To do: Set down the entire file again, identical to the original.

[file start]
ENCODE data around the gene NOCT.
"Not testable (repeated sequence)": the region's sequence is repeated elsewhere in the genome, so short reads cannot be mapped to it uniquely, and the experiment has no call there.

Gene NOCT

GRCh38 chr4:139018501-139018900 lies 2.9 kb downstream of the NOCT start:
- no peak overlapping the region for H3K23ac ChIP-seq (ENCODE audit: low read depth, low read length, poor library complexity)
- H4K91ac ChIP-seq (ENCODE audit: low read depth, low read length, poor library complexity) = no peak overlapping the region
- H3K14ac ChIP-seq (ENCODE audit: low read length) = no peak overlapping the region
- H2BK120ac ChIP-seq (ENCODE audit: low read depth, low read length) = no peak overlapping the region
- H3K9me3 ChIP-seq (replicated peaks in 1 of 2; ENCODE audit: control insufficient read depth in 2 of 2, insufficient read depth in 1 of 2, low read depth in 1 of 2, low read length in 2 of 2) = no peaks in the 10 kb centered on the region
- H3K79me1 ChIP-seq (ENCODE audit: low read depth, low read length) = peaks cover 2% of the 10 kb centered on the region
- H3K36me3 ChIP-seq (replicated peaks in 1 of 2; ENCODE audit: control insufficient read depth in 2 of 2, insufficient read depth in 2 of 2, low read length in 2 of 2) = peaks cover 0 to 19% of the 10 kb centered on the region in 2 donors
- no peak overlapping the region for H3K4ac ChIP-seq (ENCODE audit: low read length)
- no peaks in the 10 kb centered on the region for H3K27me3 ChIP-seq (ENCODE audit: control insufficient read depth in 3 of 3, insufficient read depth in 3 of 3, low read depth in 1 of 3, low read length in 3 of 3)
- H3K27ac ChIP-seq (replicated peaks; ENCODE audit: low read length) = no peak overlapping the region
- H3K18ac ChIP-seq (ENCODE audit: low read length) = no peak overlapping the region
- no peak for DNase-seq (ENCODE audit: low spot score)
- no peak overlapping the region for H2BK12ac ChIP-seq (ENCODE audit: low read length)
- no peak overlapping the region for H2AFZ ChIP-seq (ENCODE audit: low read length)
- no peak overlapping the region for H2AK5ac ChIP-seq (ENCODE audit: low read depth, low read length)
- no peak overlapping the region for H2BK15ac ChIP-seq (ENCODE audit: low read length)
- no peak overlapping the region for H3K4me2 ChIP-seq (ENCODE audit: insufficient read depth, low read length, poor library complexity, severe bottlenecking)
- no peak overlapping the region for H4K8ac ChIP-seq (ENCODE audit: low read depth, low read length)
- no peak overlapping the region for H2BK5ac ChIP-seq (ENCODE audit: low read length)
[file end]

ENCODE data around the gene NOCT.
"Not testable (repeated sequence)": the region's sequence is repeated elsewhere in the genome, so short reads cannot be mapped to it uniquely, and the experiment has no call there.

Gene NOCT

GRCh38 chr4:139018501-139018900 lies 2.9 kb downstream of the NOCT start:
- no peak overlapping the region for H3K23ac ChIP-seq (ENCODE audit: low read depth, low read length, poor library complexity)
- H4K91ac ChIP-seq (ENCODE audit: low read depth, low read length, poor library complexity) = no peak overlapping the region
- H3K14ac ChIP-seq (ENCODE audit: low read length) = no peak overlapping the region
- H2BK120ac ChIP-seq (ENCODE audit: low read depth, low read length) = no peak overlapping the region
- H3K9me3 ChIP-seq (replicated peaks in 1 of 2; ENCODE audit: control insufficient read depth in 2 of 2, insufficient read depth in 1 of 2, low read depth in 1 of 2, low read length in 2 of 2) = no peaks in the 10 kb centered on the region
- H3K79me1 ChIP-seq (ENCODE audit: low read depth, low read length) = peaks cover 2% of the 10 kb centered on the region
- H3K36me3 ChIP-seq (replicated peaks in 1 of 2; ENCODE audit: control insufficient read depth in 2 of 2, insufficient read depth in 2 of 2, low read length in 2 of 2) = peaks cover 0 to 19% of the 10 kb centered on the region in 2 donors
- no peak overlapping the region for H3K4ac ChIP-seq (ENCODE audit: low read length)
- no peaks in the 10 kb centered on the region for H3K27me3 ChIP-seq (ENCODE audit: control insufficient read depth in 3 of 3, insufficient read depth in 3 of 3, low read depth in 1 of 3, low read length in 3 of 3)
- H3K27ac ChIP-seq (replicated peaks; ENCODE audit: low read length) = no peak overlapping the region
- H3K18ac ChIP-seq (ENCODE audit: low read length) = no peak overlapping the region
- no peak for DNase-seq (ENCODE audit: low spot score)
- no peak overlapping the region for H2BK12ac ChIP-seq (ENCODE audit: low read length)
- no peak overlapping the region for H2AFZ ChIP-seq (ENCODE audit: low read length)
- no peak overlapping the region for H2AK5ac ChIP-seq (ENCODE audit: low read depth, low read length)
- no peak overlapping the region for H2BK15ac ChIP-seq (ENCODE audit: low read length)
- no peak overlapping the region for H3K4me2 ChIP-seq (ENCODE audit: insufficient read depth, low read length, poor library complexity, severe bottlenecking)
- no peak overlapping the region for H4K8ac ChIP-seq (ENCODE audit: low read depth, low read length)
- no peak overlapping the region for H2BK5ac ChIP-seq (ENCODE audit: low read length)